13. Possibly the BEST argument for requiring Charter Operators to get a NYS Guides License as well as the "Livery Tag" from the Coast Guard. As it stands now NYSDEC has nearly no leverage over Federally licensed livery operators, about all they could do would be to pull his fishing license, if he has one..
  14. As are you, Sir! Along with concrete nuggets!
  15. Gill- presents a strong correlation. You are misinterpreting that as causative , i.e. since a is correlated to b, removal of b will cause something to happen to a. The first thing you are told when being taught inferential statistics is that the presence of a strong correlation is NOT considered proof of a causative relationship, only that there is some relationship.
  16. If you are registered as an independent you are a member of the Independent Party. If you are registered as " blank", you are independent of all political parties.
  17. To really examine this correlation, you will need to normalize the poop numbers for dog size and diet. Also, do you exclude foreign matter as described by Gator, or does that bolster the weight? And you might need to factor in yard size to insure comparability from site to site.
  18. I have 4 of them, ordered them from Cabela's, as stated they are very strong, adjustable for all kinds of attachment points, they work on the gunwales of my Old Town Sport and on the thwarts of my Raddison, even hold a fly rod. I do add a tether to them in case they loosen up, so they are tied to the boat, but they are a fine product.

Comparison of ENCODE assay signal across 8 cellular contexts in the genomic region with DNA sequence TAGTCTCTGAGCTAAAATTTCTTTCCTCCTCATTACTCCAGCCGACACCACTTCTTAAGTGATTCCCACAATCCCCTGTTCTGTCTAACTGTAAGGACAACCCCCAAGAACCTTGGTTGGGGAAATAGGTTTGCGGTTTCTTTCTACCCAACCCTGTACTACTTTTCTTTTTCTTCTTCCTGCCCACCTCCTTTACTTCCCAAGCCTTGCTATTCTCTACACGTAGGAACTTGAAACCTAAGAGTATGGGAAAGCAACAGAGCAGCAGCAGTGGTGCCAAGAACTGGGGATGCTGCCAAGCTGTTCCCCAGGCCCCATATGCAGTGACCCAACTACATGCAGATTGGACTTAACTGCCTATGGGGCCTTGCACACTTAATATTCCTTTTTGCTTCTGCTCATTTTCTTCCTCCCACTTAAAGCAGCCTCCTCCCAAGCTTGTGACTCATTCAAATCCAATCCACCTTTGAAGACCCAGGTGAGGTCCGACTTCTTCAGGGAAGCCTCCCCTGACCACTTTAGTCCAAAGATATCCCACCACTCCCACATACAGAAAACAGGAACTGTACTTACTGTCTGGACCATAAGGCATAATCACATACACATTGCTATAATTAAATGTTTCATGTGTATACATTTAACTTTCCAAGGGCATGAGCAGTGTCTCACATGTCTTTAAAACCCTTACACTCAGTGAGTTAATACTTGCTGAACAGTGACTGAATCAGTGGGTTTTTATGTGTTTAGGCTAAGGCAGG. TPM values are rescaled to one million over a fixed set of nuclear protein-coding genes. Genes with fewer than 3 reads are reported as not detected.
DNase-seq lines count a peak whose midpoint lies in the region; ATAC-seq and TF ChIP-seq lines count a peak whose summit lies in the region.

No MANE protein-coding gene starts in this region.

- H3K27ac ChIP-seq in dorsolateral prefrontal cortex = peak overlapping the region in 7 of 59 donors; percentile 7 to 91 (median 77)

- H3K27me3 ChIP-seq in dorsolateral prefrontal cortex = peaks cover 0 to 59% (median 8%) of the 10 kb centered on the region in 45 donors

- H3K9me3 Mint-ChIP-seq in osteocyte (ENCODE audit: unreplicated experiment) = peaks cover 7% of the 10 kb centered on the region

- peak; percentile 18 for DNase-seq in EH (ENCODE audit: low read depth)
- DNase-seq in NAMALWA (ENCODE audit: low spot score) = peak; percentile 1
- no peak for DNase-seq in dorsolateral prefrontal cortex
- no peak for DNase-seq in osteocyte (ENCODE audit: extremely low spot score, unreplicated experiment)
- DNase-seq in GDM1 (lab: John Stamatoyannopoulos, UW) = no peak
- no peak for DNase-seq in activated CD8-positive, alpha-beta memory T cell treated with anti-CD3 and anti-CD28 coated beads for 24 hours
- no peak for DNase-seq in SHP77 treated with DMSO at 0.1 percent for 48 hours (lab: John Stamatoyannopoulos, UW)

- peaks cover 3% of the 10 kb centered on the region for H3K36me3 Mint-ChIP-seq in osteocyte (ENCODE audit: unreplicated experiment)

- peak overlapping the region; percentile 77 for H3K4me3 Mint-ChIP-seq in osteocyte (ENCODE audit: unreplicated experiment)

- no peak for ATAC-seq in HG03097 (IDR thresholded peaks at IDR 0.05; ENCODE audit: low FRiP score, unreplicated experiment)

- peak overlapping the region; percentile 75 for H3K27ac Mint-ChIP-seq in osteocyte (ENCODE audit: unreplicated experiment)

19. In line spinners work great for Steelhead, but they have to have a single hook, and you might want a little heavier wire than is normally used.
  20. More helpful information and commentary.
  21. I would be surprised if NYSDEC didn't have some of the print guides with them this weekend. Or stop at a tackle shop that sells licenses, they should have one. Nice picture of Rose Gerych, the East end fish head counter until this year, and her daughter, with a steelhead on the cover.
  22. If you use the same lb test and no leader, and you break off, there is a chance you will break off a lot of line. Not only is that expensive for you, now there is a lot of line hanging in the current downstream, helping to guide subsequent presentations to additional snags, or making you think you have a bite every time you go through that part of the run. If you were using a braid main line you can leave a wire like trap to cut up other folks waders, and your own. With a swivel tied to your main line and a lighter leader, you likely only lose the shorter leader, which can be pre-tied. Float is the same as bobber, you just carry extras, but the longer thinner floats work better than the old spherical red and white jobbies. Go to the Niagara show, you will likely find all this and someone who can talk to you about it there. Even if they are talking about Center Pinning, the terminal end is set up the same, admittedly with a lot of detail in the shot placement.